So dinner time came and my husband and I arrived at the home of our friends while it was raining. Brett and his wife arrived a few minutes later. Brett’s wife played her part, and mentioned that it Brett had a demo bike and she hopes it stops raining. We had a lovely dinner to the sound of a heavy rain, several glances between Brett and I about how we would present the bike if the rain did not stop, but once finished with dinner the clouds parted.
Brett and Chris went out first as the rest of us hung back. Then we saw Chris speed up a small hill with little effort on the Misceo iE eBike. I went down to be with Brett at the car for Chris’s arrival back. As Chris came to a stop I said, “Can you please get off my bike so I can ride it?” Not fully grasping what I said, Brett stated “Chris, Ashlee won this from Bicycle Times Magazine.”
Chris just started to laugh and say that it was a joke. We showed him the proof of emails I had between Bicycle Times, and Raleigh. His smile was so worth our effort hiding the bike. All six of us at the party tried the Misceo iE and were impressed with the handling, speed and comfort. I think the bike will be well used, my husband is going to add a rack and some fenders so I can use it for my around town bike. Thank you so very much for this opportunity.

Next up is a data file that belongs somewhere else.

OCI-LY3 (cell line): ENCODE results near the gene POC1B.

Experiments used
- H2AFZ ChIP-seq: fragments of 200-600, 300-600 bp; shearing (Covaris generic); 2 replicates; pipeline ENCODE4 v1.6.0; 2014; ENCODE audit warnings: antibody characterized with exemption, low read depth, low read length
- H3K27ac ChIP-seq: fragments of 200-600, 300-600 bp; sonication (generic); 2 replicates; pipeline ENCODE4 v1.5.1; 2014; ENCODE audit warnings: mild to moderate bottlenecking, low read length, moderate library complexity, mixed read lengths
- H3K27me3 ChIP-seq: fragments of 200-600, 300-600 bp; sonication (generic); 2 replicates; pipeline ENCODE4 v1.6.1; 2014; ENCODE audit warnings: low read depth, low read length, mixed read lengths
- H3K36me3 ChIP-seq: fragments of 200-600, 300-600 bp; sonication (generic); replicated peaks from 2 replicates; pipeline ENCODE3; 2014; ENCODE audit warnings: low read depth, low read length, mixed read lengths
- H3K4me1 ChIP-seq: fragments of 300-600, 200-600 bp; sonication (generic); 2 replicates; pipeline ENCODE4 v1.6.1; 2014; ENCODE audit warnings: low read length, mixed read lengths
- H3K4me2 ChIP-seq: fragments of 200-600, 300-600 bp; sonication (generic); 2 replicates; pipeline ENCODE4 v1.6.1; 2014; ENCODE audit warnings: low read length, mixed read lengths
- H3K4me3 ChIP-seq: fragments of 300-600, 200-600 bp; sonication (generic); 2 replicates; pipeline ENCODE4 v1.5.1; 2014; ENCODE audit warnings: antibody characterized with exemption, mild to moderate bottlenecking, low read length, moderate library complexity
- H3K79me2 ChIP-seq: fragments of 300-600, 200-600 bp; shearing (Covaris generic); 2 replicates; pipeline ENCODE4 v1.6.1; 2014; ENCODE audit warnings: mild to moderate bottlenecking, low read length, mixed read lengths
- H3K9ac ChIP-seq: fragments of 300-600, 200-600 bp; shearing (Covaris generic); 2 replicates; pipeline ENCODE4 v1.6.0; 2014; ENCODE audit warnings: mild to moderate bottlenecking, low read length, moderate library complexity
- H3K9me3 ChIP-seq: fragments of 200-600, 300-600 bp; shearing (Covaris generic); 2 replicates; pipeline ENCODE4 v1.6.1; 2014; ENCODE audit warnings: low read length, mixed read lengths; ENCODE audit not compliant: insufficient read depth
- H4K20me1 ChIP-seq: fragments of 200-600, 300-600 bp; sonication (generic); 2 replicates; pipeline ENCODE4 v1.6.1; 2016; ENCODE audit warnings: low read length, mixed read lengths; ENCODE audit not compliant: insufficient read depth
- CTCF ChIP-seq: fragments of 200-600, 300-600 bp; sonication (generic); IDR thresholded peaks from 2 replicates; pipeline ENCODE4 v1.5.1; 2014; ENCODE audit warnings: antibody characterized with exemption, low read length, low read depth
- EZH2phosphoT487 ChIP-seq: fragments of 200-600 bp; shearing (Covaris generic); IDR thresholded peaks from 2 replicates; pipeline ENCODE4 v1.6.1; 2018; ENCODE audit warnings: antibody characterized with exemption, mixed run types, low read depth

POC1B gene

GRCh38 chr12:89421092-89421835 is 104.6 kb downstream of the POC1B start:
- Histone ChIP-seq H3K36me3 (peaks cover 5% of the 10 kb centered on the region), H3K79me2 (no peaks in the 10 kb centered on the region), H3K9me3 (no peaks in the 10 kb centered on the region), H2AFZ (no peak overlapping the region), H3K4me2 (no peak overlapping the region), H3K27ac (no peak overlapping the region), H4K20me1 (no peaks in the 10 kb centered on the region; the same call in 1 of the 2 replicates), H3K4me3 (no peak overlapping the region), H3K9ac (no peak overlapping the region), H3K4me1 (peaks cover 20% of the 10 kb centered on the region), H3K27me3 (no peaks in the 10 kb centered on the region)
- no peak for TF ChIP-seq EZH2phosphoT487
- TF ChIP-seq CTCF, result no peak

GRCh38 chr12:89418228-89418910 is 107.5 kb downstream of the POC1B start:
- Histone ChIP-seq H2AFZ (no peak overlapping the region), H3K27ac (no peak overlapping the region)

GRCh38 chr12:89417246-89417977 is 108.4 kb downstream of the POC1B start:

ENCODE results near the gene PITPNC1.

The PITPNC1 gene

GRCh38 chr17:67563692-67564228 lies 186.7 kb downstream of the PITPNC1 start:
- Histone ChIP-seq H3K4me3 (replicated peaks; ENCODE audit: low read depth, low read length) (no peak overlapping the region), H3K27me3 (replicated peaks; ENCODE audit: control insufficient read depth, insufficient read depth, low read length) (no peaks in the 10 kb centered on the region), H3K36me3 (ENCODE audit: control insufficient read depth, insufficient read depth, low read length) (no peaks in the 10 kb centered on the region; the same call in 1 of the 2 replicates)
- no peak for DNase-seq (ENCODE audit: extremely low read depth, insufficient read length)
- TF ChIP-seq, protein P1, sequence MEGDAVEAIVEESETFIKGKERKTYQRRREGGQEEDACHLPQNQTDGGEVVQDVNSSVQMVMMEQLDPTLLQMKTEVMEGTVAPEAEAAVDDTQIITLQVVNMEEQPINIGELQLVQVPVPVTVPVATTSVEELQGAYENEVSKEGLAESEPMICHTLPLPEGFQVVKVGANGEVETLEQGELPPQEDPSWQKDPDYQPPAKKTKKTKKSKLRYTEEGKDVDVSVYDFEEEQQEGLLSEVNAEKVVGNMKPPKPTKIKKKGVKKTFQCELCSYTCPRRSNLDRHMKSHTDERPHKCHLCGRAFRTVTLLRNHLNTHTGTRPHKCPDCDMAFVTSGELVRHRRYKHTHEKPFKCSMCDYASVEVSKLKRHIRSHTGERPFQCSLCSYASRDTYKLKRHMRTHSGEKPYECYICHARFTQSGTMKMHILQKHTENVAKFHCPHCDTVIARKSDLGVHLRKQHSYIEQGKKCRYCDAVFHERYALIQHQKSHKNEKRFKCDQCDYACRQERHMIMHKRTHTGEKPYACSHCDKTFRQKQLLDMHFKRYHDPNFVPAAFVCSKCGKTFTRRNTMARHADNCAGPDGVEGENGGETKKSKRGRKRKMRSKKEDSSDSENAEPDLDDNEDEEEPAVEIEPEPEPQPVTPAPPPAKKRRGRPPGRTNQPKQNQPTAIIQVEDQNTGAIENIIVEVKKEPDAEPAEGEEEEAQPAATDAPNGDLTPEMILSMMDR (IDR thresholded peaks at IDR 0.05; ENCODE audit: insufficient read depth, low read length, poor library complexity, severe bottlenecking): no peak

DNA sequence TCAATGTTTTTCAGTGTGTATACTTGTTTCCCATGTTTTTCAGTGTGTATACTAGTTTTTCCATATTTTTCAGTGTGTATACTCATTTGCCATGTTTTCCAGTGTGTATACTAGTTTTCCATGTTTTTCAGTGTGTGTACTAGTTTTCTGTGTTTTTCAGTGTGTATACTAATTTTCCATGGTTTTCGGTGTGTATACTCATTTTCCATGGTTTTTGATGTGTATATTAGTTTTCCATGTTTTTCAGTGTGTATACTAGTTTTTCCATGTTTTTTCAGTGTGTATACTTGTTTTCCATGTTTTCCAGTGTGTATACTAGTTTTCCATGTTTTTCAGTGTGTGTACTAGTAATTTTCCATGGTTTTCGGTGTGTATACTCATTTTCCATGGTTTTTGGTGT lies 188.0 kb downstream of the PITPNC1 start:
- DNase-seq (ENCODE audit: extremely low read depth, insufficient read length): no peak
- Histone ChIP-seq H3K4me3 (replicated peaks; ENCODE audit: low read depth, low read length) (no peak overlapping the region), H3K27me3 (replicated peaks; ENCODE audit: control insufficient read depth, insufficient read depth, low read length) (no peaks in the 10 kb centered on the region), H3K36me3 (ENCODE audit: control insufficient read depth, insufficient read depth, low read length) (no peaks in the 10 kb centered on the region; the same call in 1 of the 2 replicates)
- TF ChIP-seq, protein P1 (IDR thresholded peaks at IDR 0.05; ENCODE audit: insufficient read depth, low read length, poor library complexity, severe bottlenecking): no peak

Turn the city into your own personal playground with the Raleigh Misceo iE, one of the first e-bikes in the U.S.A. to feature the new Shimano STePs drive system. Raleigh’s heritage of fun bicycles and Shimano’s industry-leading technology combine in this agile eBike that will make your ride an adventure, whether you’re commuting to work or cruising to the coffee shop!
Enter to win one of your own, a $3,200 value, by filling out the short survey below or open it in a new window here. Please read the contest terms and conditions, and don’t delay, the drawing will be held Monday, July 13, 2015.Tweet Print